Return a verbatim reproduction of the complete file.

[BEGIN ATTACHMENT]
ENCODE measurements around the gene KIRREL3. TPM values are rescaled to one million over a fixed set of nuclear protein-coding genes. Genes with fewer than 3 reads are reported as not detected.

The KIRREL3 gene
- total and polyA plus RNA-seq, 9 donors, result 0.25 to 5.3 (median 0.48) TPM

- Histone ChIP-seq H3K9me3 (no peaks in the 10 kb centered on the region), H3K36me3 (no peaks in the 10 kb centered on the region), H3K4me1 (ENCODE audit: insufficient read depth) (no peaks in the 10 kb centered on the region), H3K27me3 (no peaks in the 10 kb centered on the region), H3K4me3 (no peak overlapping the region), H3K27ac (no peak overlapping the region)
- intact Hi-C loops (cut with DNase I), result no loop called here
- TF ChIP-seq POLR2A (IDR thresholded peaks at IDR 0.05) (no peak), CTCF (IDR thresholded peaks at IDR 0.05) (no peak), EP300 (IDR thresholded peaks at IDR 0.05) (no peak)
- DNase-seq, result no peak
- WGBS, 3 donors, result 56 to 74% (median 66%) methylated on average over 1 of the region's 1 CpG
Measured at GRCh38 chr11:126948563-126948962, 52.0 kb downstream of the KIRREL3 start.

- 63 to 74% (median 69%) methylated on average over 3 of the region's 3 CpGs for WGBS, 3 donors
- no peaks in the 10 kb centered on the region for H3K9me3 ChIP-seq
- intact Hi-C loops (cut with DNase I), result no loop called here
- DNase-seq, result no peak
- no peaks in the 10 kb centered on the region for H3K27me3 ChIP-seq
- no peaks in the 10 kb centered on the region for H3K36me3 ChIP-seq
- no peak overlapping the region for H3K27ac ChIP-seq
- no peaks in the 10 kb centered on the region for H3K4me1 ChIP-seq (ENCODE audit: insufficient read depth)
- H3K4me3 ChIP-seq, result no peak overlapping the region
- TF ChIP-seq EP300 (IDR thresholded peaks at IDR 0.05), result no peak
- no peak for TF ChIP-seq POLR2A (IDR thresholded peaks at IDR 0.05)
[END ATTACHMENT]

ENCODE measurements around the gene KIRREL3. TPM values are rescaled to one million over a fixed set of nuclear protein-coding genes. Genes with fewer than 3 reads are reported as not detected.

The KIRREL3 gene
- total and polyA plus RNA-seq, 9 donors, result 0.25 to 5.3 (median 0.48) TPM

- Histone ChIP-seq H3K9me3 (no peaks in the 10 kb centered on the region), H3K36me3 (no peaks in the 10 kb centered on the region), H3K4me1 (ENCODE audit: insufficient read depth) (no peaks in the 10 kb centered on the region), H3K27me3 (no peaks in the 10 kb centered on the region), H3K4me3 (no peak overlapping the region), H3K27ac (no peak overlapping the region)
- intact Hi-C loops (cut with DNase I), result no loop called here
- TF ChIP-seq POLR2A (IDR thresholded peaks at IDR 0.05) (no peak), CTCF (IDR thresholded peaks at IDR 0.05) (no peak), EP300 (IDR thresholded peaks at IDR 0.05) (no peak)
- DNase-seq, result no peak
- WGBS, 3 donors, result 56 to 74% (median 66%) methylated on average over 1 of the region's 1 CpG
Measured at GRCh38 chr11:126948563-126948962, 52.0 kb downstream of the KIRREL3 start.

- 63 to 74% (median 69%) methylated on average over 3 of the region's 3 CpGs for WGBS, 3 donors
- no peaks in the 10 kb centered on the region for H3K9me3 ChIP-seq
- intact Hi-C loops (cut with DNase I), result no loop called here
- DNase-seq, result no peak
- no peaks in the 10 kb centered on the region for H3K27me3 ChIP-seq
- no peaks in the 10 kb centered on the region for H3K36me3 ChIP-seq
- no peak overlapping the region for H3K27ac ChIP-seq
- no peaks in the 10 kb centered on the region for H3K4me1 ChIP-seq (ENCODE audit: insufficient read depth)
- H3K4me3 ChIP-seq, result no peak overlapping the region
- TF ChIP-seq EP300 (IDR thresholded peaks at IDR 0.05), result no peak
- no peak for TF ChIP-seq POLR2A (IDR thresholded peaks at IDR 0.05)